As a promising post-lithium-ion battery technology, rechargeable Zn air batteries have attracted intense attention due to their high theoretical energy and power density. However, the slow kinetics of the oxygen reduction reaction (ORR) and oxygen evolution reaction (OER) in the air electrode has been the technical challenge for the practical application of Zn air battery. As such, the development of bifunctional electrocatalysts that can efficiently catalyze both ORR and OER is of prime importance. 
The state-of-art bifunctional electrocatalysts for ORR and OER in Zn air battery are noble-metal based materials, such as the mixture of platinum and Ruthenium oxide or the mixture of platinum and Iridium oxide. However, the commercialization of Zn air battery is greatly hampered by two fundamental factors. The first one is the high cost, scarcity of the noble metal, and the second one is the poor stability of the electrocatalysts in cyclic charging/discharging environment. Therefore, it is highly desirable but challenging to develop noble-metal-free catalysts for ORR and OER with high catalytic activity and good durability.
Researchers in Canada have developed a cost-effective, high-performance electrode material based on transition metal oxide with the perovskite structure for the efficient energy storage and conversion in Zn Air batteries.
Researchers have shown that a perovskite oxide could be easily evolved into a hybrid catalyst through the facile surface chemistry approach. A small amount of carbon skin along with the iron carbide nanoparticles led to the remarkably enhanced electronic conductivity, heterogeneous exchange rate as well as the durability in oxygen electrocatalysis. As-obtained perovskite-based hybrid catalyst exemplified in their study is a stable, efficient, and tunable bifunctional catalyst for ORR and OER to substitute for the noble metals in Zn air battery.
The derived perovskite oxide is a good support material thanks to its reasonable reactivity and chemical stability. Iron carbide has a unique electronic structure, and therefore, can achieve superior catalytic activity. The application of iron carbide combined with perovskites is expected to modify the structural and electronic properties of the catalyst, thereby beneficial for the high performance.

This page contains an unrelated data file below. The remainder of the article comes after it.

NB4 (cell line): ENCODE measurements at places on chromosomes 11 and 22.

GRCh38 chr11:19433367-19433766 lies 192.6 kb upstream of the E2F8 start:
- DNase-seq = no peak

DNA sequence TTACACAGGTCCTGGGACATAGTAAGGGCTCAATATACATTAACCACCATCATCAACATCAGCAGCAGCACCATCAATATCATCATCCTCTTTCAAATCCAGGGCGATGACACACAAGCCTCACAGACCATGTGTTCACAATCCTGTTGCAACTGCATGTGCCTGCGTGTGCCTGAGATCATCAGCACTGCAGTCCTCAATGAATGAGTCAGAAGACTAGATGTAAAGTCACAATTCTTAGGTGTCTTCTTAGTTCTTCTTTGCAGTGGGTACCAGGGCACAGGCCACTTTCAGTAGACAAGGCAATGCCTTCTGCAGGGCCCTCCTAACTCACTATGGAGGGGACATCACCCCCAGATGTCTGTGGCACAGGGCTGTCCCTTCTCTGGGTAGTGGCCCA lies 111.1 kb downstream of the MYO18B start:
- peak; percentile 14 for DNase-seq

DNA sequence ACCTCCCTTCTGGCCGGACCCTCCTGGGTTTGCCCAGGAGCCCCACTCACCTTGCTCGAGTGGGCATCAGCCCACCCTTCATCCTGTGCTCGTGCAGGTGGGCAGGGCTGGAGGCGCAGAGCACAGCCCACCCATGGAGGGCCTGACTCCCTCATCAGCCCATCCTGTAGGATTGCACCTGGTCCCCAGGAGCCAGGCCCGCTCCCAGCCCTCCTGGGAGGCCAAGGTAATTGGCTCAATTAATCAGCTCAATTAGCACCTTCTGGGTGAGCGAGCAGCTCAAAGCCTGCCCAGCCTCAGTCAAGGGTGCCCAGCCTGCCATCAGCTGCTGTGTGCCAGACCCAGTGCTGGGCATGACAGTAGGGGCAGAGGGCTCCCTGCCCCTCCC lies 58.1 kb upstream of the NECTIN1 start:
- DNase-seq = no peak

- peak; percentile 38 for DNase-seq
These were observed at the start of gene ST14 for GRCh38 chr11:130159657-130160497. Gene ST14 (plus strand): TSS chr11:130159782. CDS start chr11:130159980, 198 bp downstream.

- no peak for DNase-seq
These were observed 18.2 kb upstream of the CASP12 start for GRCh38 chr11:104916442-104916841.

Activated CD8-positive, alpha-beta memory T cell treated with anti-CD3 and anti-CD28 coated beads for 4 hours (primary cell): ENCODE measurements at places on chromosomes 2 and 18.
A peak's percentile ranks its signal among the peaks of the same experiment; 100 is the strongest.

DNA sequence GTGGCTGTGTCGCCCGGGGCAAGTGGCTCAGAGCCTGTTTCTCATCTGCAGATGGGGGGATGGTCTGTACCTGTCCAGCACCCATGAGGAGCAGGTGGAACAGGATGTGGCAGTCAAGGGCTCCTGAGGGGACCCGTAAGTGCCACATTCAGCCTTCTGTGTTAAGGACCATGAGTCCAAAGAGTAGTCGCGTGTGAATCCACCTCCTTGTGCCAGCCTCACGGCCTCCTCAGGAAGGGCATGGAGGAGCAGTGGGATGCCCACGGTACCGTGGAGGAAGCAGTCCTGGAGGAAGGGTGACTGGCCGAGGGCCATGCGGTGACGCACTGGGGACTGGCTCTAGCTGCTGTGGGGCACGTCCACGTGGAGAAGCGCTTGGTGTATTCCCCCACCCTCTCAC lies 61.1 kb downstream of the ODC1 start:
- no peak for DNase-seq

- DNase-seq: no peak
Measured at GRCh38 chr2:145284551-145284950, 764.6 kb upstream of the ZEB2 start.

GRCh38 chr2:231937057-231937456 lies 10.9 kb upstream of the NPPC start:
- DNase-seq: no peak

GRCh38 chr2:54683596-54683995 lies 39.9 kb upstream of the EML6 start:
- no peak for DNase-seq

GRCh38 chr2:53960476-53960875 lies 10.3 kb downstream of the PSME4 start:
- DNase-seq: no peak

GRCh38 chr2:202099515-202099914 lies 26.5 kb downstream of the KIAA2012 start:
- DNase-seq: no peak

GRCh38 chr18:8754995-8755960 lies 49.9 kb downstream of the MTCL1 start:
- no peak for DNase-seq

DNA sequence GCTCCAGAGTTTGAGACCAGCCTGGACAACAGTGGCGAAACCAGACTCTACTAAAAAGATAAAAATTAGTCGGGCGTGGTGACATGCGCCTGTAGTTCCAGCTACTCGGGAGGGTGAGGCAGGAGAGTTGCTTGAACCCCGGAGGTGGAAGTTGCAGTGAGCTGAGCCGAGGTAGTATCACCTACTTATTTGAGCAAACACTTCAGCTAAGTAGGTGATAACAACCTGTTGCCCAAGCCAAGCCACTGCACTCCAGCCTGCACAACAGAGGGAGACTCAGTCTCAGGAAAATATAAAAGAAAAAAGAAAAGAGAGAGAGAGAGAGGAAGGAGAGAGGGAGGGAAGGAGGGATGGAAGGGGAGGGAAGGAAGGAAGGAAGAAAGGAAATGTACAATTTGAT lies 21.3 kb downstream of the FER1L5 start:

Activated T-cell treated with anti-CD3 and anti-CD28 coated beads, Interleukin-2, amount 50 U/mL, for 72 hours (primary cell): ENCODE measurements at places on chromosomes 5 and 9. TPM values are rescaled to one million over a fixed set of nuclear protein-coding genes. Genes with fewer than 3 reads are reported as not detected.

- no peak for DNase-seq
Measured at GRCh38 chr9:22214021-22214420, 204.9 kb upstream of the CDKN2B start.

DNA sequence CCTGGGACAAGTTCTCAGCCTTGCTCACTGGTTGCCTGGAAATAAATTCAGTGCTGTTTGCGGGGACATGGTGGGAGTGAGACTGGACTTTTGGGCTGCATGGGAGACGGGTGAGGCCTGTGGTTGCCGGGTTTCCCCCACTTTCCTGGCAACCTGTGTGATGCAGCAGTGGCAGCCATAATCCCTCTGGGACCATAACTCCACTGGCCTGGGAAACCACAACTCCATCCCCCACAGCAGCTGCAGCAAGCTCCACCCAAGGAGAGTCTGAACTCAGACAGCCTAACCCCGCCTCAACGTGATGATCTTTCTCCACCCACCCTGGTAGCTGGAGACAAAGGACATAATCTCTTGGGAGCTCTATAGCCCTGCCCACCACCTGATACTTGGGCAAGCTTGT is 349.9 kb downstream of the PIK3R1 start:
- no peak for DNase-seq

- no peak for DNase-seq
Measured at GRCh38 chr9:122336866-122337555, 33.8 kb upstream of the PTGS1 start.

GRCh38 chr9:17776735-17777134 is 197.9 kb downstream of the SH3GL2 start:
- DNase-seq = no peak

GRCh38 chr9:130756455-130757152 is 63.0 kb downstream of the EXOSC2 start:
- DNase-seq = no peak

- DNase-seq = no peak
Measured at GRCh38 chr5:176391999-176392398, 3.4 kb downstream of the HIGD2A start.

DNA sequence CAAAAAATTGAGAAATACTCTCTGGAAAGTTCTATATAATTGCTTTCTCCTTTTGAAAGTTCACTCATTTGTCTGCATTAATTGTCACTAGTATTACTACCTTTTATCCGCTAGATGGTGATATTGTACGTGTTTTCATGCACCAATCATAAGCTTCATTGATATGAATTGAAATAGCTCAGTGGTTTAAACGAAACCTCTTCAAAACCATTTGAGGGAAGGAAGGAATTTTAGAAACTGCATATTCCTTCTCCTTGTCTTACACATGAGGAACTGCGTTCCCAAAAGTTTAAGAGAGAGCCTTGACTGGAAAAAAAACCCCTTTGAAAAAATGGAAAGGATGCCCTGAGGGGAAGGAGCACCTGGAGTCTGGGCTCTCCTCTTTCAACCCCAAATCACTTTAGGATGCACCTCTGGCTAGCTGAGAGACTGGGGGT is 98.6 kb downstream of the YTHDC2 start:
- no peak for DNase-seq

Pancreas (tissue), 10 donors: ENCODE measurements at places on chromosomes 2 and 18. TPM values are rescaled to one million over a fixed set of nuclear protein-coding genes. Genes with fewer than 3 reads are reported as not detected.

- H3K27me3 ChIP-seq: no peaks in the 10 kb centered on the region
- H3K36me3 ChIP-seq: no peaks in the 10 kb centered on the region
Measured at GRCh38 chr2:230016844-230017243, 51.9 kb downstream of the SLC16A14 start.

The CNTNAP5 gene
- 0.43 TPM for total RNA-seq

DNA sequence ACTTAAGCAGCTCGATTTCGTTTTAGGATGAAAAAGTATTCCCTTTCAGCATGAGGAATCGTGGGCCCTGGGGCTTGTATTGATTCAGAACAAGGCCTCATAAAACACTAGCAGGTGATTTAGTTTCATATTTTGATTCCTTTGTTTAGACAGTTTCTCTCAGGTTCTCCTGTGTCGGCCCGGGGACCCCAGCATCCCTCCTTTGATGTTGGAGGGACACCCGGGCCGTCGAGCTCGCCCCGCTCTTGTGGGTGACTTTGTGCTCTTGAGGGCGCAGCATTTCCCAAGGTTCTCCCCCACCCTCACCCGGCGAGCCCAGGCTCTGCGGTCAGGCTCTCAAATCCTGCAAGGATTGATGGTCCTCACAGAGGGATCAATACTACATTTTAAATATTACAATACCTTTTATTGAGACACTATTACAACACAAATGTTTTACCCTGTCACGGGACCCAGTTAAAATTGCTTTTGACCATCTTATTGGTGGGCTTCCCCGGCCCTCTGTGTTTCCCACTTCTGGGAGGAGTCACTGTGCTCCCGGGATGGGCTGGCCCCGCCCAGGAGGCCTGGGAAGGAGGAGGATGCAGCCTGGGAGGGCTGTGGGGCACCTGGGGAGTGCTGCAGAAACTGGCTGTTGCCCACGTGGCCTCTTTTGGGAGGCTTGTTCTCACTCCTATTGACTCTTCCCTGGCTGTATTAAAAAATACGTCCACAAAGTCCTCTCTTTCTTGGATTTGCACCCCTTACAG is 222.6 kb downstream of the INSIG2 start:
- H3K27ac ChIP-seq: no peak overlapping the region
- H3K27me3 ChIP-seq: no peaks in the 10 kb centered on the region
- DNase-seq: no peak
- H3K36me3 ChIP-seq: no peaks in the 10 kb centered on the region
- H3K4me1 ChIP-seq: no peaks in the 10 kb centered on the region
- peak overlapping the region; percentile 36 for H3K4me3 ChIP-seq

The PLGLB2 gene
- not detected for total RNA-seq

Finally, the in situ formed carbon could (1) ensure strongly correlated interfaces, which helps extend the surface utilization and eliminate conductivity limitations of perovskite, (2) encapsulate iron carbide nanoparticles, enabling sufficient durability of iron carbide in the battery, and (3) catalyze reaction as demonstrated by many researchers.
As such, the significance of their study is two-fold: First of all, it presents an efficient, affordable, tunable and robust catalyst for Zn air battery; secondly, this unique route indeed shows the potential in designing well-defined and high-quality catalysts for energy storage and conversion devices.
While there’s still more work to be done, the new research findings could help researchers design Zn air battery systems that use these types of novel materials. Next, the research team is turning its focus to stabilizing the battery in order to prevent its swift degradation.
These findings are described in the article entitled A facile surface chemistry approach to bifunctional excellence for perovskite electrocatalysis, recently published in the journal Nano Energy.  This work was conducted by Dr. Bin Hua, Dr. Meng Li and Dr. Jing-Li Luo (University of Alberta, Canada).
- Bin Hua, Meng Li, Ya-Qian Zhang, Yi-Fei Sun, Jing-Li Luo, All-In-One Perovskite Catalyst: Smart Controls of Architecture and Composition toward Enhanced Oxygen/ Hydrogen Evolution Reactions, Adv. Energy Mater., 2017, 7, 1700666.
- Bin Hua, Meng Li, Jing-Li Luo, A facile surface chemistry approach to bifunctional excellence for perovskite electrocatalysis, Nano Energy, 2018, 49, 117.
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